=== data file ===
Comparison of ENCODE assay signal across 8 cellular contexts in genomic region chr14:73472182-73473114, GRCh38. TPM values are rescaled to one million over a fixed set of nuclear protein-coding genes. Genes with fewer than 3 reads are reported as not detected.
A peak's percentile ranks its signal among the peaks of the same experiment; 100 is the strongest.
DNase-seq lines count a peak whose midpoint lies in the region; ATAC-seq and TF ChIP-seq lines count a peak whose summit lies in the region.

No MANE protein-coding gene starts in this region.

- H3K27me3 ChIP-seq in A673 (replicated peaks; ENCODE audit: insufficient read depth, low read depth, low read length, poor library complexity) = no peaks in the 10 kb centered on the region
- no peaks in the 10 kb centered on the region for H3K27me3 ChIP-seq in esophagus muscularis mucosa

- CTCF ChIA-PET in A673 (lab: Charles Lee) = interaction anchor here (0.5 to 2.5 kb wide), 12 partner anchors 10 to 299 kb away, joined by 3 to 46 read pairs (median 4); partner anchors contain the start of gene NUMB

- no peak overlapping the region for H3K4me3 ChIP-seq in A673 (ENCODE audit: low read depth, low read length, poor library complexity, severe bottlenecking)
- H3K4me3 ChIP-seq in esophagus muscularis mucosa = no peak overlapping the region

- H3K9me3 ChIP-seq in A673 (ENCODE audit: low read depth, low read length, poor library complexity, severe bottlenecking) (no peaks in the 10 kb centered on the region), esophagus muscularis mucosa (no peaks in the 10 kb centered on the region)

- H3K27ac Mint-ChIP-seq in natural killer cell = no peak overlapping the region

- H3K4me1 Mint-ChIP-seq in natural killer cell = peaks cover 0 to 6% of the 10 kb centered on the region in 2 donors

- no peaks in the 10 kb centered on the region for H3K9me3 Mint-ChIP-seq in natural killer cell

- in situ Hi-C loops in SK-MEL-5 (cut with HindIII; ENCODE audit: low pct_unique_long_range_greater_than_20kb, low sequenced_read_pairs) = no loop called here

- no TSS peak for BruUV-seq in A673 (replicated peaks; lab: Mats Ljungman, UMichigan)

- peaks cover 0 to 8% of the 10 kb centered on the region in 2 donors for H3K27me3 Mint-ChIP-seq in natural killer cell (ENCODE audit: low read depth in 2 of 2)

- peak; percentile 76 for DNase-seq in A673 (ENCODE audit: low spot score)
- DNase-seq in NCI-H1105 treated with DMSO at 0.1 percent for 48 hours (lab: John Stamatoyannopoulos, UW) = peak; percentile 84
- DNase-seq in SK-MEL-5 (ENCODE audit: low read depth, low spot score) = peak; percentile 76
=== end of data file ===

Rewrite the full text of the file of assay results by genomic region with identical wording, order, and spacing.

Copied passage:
Comparison of ENCODE assay signal across 8 cellular contexts in genomic region chr14:73472182-73473114, GRCh38. TPM values are rescaled to one million over a fixed set of nuclear protein-coding genes. Genes with fewer than 3 reads are reported as not detected.
A peak's percentile ranks its signal among the peaks of the same experiment; 100 is the strongest.
DNase-seq lines count a peak whose midpoint lies in the region; ATAC-seq and TF ChIP-seq lines count a peak whose summit lies in the region.

No MANE protein-coding gene starts in this region.

- H3K27me3 ChIP-seq in A673 (replicated peaks; ENCODE audit: insufficient read depth, low read depth, low read length, poor library complexity) = no peaks in the 10 kb centered on the region
- no peaks in the 10 kb centered on the region for H3K27me3 ChIP-seq in esophagus muscularis mucosa

- CTCF ChIA-PET in A673 (lab: Charles Lee) = interaction anchor here (0.5 to 2.5 kb wide), 12 partner anchors 10 to 299 kb away, joined by 3 to 46 read pairs (median 4); partner anchors contain the start of gene NUMB

- no peak overlapping the region for H3K4me3 ChIP-seq in A673 (ENCODE audit: low read depth, low read length, poor library complexity, severe bottlenecking)
- H3K4me3 ChIP-seq in esophagus muscularis mucosa = no peak overlapping the region

- H3K9me3 ChIP-seq in A673 (ENCODE audit: low read depth, low read length, poor library complexity, severe bottlenecking) (no peaks in the 10 kb centered on the region), esophagus muscularis mucosa (no peaks in the 10 kb centered on the region)

- H3K27ac Mint-ChIP-seq in natural killer cell = no peak overlapping the region

- H3K4me1 Mint-ChIP-seq in natural killer cell = peaks cover 0 to 6% of the 10 kb centered on the region in 2 donors

- no peaks in the 10 kb centered on the region for H3K9me3 Mint-ChIP-seq in natural killer cell

- in situ Hi-C loops in SK-MEL-5 (cut with HindIII; ENCODE audit: low pct_unique_long_range_greater_than_20kb, low sequenced_read_pairs) = no loop called here

- no TSS peak for BruUV-seq in A673 (replicated peaks; lab: Mats Ljungman, UMichigan)

- peaks cover 0 to 8% of the 10 kb centered on the region in 2 donors for H3K27me3 Mint-ChIP-seq in natural killer cell (ENCODE audit: low read depth in 2 of 2)

- peak; percentile 76 for DNase-seq in A673 (ENCODE audit: low spot score)
- DNase-seq in NCI-H1105 treated with DMSO at 0.1 percent for 48 hours (lab: John Stamatoyannopoulos, UW) = peak; percentile 84
- DNase-seq in SK-MEL-5 (ENCODE audit: low read depth, low spot score) = peak; percentile 76